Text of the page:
Vistara, the Indian start-up airline formed up by India’s Tata group and Singapore Airlines, is eyeing the lucrative market for international travel.
A month after its maiden flight, the full service airline catering for business travellers as well as holidaymakers, hopes to tap into the country’s rapidly growing international travel market.
“We have global ambitions,” Phee Teik Yeoh, chief executive of Vistara’s parent company Tata SIA Airlines, told the Financial Times.
“We can support regional connectivity and at the same time promote growth in the economy by linking India to the rest of the world.”
But current rules restrict Indian-registered airlines to fly overseas only once they have operated domestic flights for five years and have at least 20 aircraft in their fleet.
Vistara and AirAsia India, a subsidiary of Malaysian low-cost carrier AirAsia, are both pressing for the so-called ‘5/20 rule’ to be abolished so they can start feeding Indian passengers to their foreign parent carrier’s international networks.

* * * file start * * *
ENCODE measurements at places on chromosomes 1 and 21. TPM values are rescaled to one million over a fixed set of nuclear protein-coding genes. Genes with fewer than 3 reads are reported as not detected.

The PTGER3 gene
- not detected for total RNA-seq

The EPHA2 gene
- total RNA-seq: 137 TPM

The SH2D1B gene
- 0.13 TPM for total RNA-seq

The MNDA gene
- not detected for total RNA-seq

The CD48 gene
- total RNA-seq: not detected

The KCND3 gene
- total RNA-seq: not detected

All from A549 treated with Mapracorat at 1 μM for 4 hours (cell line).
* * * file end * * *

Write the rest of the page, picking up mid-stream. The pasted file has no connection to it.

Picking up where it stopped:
AirAsia India chief executive Mittu Chandilya said: “It’s an archaic rule which is totally contrary to open skies.
“Nowhere in the world is there a rule like this. People are crying for low fares to go abroad – for more connectivity and more destinations.”
The Indian government is now considering a gradual phase-out of the 2/50 rule, and a system of credits through which new airlines can earn the right to fly abroad by going to remote destinations in India.
But Chandilya said: “It’s a rule that needs to be abolished in its entirety, not with a piecemeal approach.”
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